Hilary Wainwright on the Economics of the Commons
- The commons, the state, and transformative politics. Hilary Wainwright . See: Commons, State, and Transformative Politics
- Co-Creative Labor, Productive Democracy and the Partner State: By Hilary Wainwright. a very important text to reset government policies for the p2p age. The text discusses: 1 A value revolution in labor; 2 Re-constituting industrial strategies based on co-creative labor ; 3 The Co-Creative Economy needs a Partner State 
- From Labour as Commodity to Labour as a Common. Draft of an article by Hilary Wainwright
Social Efficiency of Public Services
"This essay is about making public services socially efficient, the emphasis on social efficiency does not mean taking public money for granted; rather it means allocating taxpayers' money with the goal of maximising public benefit, as distinct from maximising profit. The appropriate means of improving the ability of public services to meet this social goal is not the market but rather the deepening of democracy beyond the periodic election of politicians formally to 'run' the public sector. There is much to be done to strengthen the link between the citizen and the elected politician. But the specific importance of democracy-driven change as distinct from market driven change is to introduce democracy, i.e. the real-life public, at every level of public administration.
The participation of citizens in public decision making is a familiar idea, though more as a promise than a reality. What is less explored is work place democracy, genuine collaboration – co-labouring – between staff and management to turn the capacities and commitment of public servants – who are also themselves citizens and neighbours - into a force for improving the common good." (http://www.tni.org/article/2020-public-service-reform-not-we-know-it)
"We have seen that at the origins of the crisis lies a profound and systemic rebellion again an economy which depends on human creativity being treated as a commodity. Capitalism only escape from the pressure of labour on profits, was into ever more elaborate and ever more risky financial speculation and dispossession. Capital is finding it difficult to find sufficiently profitable new path of productive investment based on wage slavery, though it is trying.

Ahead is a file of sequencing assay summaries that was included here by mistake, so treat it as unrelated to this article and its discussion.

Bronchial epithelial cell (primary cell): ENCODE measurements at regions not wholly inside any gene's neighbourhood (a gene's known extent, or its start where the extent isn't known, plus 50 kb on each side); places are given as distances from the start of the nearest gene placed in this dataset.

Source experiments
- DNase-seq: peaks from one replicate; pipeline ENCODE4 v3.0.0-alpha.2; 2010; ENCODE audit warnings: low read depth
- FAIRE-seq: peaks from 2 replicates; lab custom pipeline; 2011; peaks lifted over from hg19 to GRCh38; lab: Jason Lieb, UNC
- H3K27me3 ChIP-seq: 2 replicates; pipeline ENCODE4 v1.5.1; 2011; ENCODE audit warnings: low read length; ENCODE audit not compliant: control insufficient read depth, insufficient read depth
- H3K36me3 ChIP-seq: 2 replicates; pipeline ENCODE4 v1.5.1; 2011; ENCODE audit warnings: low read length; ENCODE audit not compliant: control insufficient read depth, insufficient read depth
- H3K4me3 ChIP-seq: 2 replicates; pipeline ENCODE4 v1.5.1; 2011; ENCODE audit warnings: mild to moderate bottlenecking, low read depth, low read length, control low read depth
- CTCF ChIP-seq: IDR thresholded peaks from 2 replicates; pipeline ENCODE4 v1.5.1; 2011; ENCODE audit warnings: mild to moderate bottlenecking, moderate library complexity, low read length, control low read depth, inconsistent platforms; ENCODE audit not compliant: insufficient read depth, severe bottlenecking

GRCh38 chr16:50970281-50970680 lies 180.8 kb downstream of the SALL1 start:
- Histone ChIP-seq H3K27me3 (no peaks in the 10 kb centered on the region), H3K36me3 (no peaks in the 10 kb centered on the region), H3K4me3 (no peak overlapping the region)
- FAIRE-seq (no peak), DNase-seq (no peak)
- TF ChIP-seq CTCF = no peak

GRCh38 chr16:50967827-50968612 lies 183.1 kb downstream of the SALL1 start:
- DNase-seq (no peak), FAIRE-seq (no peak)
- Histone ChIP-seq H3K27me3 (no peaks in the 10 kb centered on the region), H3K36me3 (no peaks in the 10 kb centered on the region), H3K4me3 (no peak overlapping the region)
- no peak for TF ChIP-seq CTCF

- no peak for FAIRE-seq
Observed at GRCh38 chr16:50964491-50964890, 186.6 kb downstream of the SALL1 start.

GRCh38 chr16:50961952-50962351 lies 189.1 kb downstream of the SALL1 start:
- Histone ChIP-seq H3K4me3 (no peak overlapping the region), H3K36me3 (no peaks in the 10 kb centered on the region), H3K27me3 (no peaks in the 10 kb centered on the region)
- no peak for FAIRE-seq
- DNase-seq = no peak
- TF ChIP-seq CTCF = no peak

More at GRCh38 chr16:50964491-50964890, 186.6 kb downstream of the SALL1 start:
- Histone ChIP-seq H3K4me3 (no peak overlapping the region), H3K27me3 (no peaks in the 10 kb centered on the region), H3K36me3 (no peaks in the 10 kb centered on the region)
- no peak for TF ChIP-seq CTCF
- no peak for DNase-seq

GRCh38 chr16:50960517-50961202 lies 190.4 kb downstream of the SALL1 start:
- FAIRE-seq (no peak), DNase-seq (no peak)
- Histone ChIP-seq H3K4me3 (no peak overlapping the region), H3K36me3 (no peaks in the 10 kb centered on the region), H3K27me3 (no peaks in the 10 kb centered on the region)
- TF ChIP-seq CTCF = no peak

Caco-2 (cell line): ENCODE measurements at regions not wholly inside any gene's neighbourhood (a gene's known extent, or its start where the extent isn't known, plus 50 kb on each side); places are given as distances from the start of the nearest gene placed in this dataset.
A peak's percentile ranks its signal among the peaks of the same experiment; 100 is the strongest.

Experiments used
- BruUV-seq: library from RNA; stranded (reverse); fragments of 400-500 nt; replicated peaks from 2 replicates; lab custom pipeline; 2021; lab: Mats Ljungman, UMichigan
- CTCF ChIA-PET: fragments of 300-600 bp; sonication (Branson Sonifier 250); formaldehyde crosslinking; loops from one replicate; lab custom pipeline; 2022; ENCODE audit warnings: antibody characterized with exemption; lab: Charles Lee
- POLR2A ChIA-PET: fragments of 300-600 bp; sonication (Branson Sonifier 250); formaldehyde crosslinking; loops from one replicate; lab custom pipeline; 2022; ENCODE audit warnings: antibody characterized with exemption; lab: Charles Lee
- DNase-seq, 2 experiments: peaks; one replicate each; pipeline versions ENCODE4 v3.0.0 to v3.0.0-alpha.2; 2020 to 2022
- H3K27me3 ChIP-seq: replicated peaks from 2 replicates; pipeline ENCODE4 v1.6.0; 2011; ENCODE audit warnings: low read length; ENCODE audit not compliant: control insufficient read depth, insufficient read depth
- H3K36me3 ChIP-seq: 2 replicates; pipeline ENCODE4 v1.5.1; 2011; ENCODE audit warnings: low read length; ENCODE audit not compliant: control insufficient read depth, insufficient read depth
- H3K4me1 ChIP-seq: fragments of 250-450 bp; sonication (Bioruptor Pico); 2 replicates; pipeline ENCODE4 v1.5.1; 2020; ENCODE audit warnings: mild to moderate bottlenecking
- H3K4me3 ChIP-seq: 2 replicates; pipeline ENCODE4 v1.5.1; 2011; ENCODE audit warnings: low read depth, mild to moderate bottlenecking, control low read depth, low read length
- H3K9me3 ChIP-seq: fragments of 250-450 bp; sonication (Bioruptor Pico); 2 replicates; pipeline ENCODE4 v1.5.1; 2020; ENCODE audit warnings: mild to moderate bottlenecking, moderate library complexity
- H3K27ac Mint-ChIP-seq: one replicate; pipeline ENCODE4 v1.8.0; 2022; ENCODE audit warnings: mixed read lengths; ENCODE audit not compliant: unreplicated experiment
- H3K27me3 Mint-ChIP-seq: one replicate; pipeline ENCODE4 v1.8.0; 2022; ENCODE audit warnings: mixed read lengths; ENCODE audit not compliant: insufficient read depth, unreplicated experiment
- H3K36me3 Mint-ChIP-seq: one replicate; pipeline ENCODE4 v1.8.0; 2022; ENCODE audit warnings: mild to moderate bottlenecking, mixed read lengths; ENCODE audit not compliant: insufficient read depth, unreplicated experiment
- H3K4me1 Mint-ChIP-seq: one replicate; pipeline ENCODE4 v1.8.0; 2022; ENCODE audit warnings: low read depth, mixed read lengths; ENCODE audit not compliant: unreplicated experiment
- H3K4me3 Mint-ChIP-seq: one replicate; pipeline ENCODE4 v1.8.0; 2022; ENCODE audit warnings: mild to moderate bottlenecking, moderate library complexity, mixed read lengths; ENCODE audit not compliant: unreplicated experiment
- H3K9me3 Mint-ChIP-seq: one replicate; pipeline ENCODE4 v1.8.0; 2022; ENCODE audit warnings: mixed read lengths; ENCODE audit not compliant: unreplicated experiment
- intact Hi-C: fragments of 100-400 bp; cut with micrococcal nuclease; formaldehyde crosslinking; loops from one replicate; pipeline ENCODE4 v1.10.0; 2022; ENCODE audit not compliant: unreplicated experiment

Historic non-capitalist - frameworks for the organisation of labour - individualised artisanal labour on the one hand and labour under state command on the other - are not viable for obvious reasons. Neither provide the conditions for fulfilling the potential of human creativity as an inherently social process. So have witnessed historically the flaws of all three systems, respectively based on artisanal labour, state command, and labour power as a commodity. Now we must answer urgently how should we conceptualise an alternative social organisation of labour so that the human creativity of each is of benefit to all?
Why not make the foundation stone the concept of labour as a commons. This idea is only a foundation stone but it is a strong one: following the meanings of other commons, it points to the characteristic of human labour as a living resource for mutual well being, that is also in constant need of nourishing and replenishing. Understanding labour as a commons also highlights the sense in which at one and the same time it's care and its development is the responsibility of all and it's use is in the hands of every individual autonomously and in collaboration.
How do we develop this, so that it can be a useful guide for a theory and practice towards labour that is transitional from the resistance, refusal and micro alternatives to creating systemic solutions?